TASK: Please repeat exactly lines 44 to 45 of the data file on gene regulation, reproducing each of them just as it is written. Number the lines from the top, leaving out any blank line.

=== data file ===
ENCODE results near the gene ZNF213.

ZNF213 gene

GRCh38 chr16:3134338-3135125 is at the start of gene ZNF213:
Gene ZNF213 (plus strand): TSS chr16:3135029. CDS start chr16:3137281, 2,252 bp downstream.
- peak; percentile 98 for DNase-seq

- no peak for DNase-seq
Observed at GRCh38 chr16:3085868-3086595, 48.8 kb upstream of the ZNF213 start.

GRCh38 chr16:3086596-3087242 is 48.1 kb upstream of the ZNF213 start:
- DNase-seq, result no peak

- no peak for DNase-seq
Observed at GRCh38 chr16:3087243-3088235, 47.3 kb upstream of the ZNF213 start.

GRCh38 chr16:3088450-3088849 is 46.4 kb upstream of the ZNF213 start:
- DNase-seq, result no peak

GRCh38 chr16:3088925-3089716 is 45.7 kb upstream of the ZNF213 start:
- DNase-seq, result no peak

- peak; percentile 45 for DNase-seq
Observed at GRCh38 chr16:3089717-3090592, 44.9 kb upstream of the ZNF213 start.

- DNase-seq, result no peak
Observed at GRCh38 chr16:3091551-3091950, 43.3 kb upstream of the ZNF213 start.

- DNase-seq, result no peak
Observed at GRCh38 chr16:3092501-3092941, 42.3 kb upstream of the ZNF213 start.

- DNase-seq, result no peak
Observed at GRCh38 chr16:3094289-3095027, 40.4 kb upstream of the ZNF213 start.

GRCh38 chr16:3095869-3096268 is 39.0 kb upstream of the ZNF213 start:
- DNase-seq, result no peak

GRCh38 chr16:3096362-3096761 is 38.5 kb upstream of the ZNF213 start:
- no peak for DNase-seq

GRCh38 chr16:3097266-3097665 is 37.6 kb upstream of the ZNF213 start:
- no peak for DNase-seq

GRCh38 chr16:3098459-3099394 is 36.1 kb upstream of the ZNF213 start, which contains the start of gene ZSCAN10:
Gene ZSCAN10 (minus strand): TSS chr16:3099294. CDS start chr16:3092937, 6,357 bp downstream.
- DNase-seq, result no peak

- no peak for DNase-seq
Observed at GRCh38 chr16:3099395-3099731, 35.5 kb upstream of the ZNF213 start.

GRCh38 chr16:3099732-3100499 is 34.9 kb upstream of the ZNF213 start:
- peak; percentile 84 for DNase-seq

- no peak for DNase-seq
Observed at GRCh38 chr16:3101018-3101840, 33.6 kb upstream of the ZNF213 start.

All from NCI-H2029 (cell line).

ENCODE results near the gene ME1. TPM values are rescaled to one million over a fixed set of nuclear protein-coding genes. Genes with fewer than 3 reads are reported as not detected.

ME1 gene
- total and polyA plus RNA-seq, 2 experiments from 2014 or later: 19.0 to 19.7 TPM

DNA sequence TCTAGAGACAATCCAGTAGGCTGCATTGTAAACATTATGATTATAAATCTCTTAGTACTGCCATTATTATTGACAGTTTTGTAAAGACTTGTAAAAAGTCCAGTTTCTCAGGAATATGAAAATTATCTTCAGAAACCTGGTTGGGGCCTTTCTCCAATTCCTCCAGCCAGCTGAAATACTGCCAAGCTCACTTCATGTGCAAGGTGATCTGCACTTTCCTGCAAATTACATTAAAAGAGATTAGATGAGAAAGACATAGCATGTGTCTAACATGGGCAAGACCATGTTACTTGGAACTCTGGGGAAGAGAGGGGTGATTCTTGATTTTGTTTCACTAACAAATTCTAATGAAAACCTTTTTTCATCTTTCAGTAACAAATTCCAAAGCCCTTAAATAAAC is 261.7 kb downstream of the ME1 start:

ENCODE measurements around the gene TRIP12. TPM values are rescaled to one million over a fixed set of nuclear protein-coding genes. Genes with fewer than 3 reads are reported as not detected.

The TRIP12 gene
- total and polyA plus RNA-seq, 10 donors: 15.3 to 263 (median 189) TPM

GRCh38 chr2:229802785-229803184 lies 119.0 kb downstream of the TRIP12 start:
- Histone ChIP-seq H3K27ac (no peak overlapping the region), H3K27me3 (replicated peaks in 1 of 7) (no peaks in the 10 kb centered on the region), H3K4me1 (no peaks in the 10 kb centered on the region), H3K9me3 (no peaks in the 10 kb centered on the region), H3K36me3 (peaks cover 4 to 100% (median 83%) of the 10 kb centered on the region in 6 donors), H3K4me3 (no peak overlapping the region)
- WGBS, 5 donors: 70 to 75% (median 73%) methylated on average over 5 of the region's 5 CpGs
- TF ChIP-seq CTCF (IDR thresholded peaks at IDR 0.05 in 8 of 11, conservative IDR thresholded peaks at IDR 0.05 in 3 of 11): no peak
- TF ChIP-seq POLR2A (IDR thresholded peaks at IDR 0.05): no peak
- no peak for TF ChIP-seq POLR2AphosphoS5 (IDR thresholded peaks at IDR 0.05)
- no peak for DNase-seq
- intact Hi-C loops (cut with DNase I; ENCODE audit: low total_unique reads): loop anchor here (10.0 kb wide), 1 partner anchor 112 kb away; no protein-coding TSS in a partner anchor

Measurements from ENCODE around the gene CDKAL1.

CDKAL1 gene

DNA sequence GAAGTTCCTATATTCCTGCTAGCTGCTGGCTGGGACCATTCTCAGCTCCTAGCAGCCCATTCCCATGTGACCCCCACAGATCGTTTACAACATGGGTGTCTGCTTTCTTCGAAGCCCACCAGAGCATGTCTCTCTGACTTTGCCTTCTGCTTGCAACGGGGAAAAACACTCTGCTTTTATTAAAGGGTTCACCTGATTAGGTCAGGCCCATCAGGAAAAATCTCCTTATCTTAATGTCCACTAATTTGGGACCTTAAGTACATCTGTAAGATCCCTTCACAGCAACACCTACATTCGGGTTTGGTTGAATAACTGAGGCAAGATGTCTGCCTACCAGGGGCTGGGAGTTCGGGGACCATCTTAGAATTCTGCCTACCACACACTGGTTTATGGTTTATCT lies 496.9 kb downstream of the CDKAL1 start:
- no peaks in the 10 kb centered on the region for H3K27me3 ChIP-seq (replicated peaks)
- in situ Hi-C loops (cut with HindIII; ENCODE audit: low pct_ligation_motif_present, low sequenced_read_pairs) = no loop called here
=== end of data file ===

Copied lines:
ENCODE measurements around the gene TRIP12. TPM values are rescaled to one million over a fixed set of nuclear protein-coding genes. Genes with fewer than 3 reads are reported as not detected.

The TRIP12 gene